• Mileusnić and Mileusnić-Espenheim v. Croatia (race)
  • Ion Bălăşoiu v. Romania (race)
  • Arnaud and Others v. France (other status: residence)
  • Junta Rectora del E.R.N.E. v. Spain (other status: police)

Workshop – Employment and reasonable accommodation law in the European Union

During the workshop the findings of the thematic report of the European network of legal experts in gender equality and non-discrimination which looks into this issue was presented, as well as a detailed case study. The participants discussed how laws requiring reasonable accommodation for disabled people in employment contexts are taking shape and are operating in practice across the EU as well as in Iceland, Liechtenstein and Norway. They also reflected upon the main patterns and trends in reasonable accommodation duties, as well as on on-going concerns about lack of conformity with the Employment Equality Directive. Last but not least, emerging examples of good practice were reviewed.

Workshop - Reconciliation - Laws to facilitate work-life balance for working parents

The conditions designed to help people balance work and family life are established in laws and regulations of Member States, collective agreements and/or employment contracts and case law. The ideal work-life balance will be different for different people and may vary over a lifetime. Work-life balance plays a major role in gender equality, particularly with regard to female participation in the labour market. Legislation supporting work-life balance is therefore a very relevant aspect of legislation promoting gender equality. The workshop discussed among others flexible working time arrangements, but also arrangements providing for sharing parts of maternity leave between the parents, as well as care leaves.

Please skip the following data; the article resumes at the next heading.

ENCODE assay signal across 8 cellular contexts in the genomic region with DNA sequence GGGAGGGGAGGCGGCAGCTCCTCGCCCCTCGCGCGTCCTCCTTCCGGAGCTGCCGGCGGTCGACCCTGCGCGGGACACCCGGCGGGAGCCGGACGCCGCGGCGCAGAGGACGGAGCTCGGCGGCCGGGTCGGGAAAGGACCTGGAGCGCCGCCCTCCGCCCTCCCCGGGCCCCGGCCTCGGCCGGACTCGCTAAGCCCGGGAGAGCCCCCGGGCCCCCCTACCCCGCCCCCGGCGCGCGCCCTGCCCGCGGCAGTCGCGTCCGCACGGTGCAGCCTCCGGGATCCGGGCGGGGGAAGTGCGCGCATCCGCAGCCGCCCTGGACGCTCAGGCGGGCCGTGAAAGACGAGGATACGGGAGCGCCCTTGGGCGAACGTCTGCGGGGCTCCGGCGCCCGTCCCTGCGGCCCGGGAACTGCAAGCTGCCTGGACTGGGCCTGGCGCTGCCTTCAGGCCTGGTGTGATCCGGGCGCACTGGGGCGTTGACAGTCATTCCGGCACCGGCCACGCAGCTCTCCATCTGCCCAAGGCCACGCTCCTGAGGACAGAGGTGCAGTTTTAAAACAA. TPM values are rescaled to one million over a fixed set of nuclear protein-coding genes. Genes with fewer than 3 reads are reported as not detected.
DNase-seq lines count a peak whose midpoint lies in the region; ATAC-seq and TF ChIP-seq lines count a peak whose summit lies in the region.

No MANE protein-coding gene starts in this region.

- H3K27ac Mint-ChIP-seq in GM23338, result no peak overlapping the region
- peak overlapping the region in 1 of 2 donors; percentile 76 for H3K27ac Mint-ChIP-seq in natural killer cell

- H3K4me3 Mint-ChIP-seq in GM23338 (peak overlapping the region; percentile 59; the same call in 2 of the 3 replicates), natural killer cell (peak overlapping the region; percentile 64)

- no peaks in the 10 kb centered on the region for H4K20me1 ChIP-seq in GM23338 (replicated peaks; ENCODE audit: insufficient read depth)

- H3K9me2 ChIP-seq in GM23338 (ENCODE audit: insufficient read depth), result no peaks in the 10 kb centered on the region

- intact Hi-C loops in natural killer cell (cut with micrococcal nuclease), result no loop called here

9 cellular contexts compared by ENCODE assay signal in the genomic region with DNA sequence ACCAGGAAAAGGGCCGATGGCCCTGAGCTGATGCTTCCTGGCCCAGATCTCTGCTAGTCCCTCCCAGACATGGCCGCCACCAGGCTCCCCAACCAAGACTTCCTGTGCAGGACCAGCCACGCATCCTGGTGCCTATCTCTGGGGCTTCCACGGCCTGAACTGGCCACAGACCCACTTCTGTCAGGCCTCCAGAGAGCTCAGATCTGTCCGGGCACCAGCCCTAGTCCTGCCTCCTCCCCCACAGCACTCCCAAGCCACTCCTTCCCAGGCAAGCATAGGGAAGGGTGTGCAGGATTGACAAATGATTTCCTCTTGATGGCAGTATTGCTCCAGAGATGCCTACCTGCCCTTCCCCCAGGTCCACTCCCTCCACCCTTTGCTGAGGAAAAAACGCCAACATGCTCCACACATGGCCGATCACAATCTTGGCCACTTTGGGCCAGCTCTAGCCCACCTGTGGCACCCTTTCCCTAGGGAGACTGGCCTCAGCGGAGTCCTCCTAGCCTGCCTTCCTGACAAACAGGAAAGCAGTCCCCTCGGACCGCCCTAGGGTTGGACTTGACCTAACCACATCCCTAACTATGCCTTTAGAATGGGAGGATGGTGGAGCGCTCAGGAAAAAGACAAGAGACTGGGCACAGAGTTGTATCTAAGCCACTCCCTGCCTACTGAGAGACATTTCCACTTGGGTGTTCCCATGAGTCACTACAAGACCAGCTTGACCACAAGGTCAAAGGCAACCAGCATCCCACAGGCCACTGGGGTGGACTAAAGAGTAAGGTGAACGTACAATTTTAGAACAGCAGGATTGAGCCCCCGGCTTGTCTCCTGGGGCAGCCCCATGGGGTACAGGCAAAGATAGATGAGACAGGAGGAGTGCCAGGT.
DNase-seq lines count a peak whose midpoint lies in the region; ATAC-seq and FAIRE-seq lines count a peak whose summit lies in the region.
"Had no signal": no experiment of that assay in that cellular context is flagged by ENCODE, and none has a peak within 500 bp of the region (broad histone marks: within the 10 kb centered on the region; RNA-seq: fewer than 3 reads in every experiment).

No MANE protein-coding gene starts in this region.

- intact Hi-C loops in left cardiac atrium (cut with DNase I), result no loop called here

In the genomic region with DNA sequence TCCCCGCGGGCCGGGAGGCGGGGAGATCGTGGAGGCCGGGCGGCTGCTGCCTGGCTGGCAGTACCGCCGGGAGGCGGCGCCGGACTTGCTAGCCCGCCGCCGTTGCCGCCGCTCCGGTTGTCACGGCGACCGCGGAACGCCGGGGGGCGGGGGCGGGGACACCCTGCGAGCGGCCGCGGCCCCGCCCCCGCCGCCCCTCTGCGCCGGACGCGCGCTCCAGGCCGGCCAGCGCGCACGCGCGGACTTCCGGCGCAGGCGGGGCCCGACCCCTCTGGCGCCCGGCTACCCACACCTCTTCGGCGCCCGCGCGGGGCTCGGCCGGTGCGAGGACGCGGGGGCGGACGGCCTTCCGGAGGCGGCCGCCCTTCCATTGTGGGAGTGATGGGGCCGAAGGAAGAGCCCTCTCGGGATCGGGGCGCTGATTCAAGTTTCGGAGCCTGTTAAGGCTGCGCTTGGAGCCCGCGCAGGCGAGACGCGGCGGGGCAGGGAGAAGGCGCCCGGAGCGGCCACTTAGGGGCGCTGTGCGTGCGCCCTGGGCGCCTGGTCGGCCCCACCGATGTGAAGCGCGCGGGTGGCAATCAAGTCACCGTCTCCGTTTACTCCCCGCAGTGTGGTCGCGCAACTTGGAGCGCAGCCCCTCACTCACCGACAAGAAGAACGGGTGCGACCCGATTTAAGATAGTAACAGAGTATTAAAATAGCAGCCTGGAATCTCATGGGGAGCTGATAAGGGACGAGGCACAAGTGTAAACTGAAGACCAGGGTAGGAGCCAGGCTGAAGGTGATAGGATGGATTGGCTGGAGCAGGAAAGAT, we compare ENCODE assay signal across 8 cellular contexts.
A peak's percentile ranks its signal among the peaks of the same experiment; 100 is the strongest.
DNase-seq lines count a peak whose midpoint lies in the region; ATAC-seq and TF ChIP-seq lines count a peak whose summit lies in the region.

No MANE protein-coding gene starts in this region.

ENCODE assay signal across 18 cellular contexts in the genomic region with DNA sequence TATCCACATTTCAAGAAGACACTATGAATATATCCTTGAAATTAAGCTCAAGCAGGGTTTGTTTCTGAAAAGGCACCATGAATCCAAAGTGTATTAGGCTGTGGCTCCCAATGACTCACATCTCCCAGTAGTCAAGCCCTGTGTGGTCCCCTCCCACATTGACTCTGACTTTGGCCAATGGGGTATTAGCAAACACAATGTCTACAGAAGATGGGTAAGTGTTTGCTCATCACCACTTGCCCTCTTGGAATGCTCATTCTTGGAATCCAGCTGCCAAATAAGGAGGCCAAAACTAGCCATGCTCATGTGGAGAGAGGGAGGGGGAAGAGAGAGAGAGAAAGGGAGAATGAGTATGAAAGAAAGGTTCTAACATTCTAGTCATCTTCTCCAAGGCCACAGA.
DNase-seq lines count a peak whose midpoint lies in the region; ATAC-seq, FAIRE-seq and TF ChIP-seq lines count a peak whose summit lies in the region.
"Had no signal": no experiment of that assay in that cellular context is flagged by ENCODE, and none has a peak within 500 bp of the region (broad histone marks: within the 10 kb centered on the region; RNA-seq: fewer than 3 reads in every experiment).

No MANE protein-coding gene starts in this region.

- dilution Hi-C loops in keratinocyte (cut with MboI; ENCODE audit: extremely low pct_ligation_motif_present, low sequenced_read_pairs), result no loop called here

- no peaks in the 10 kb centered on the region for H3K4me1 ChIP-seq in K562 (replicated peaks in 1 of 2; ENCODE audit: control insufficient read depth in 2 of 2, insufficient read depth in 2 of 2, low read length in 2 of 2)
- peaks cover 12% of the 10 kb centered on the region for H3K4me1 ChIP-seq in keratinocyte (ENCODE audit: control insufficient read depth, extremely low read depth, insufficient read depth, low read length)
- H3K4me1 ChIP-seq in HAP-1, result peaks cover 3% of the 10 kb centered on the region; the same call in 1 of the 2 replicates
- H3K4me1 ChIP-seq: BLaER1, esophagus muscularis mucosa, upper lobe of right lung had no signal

Workshop - Disability law outside employment - with a focus on reasonable accommodation 

The UN CRPD requires States Parties to establish a duty to provide reasonable accommodation to individuals with disabilities across a broad range of areas, whilst the Commission's 2008 proposal for a new Equality Directive seeks to establish a duty to provide a reasonable accommodation with regard to access to social protection (including social, security social housing and healthcare), access to education and access to and supply of goods and services. 

The workshop explored the duty to provide a reasonable accommodation in the EU Member States in the fields covered by the 2008 proposal. The concepts of reasonable accommodation and disproportionate burden were discussed and examples drawn from case law.

Workshop - Legal implications of EU accession to the Istanbul Convention 

The Council of Europe Convention on Preventing and Combating Violence against Women and Domestic Violence (Istanbul Convention) provides a set of comprehensive obligations to address violence against women within the legal framework of international human rights law. 

The workshop outlined the key features of the Istanbul Convention, and discussed the various legal implications of the Istanbul Convention for both the EU and the 28 EU Member States. The workshop also discussed the added value of EU accession to the Istanbul Convention.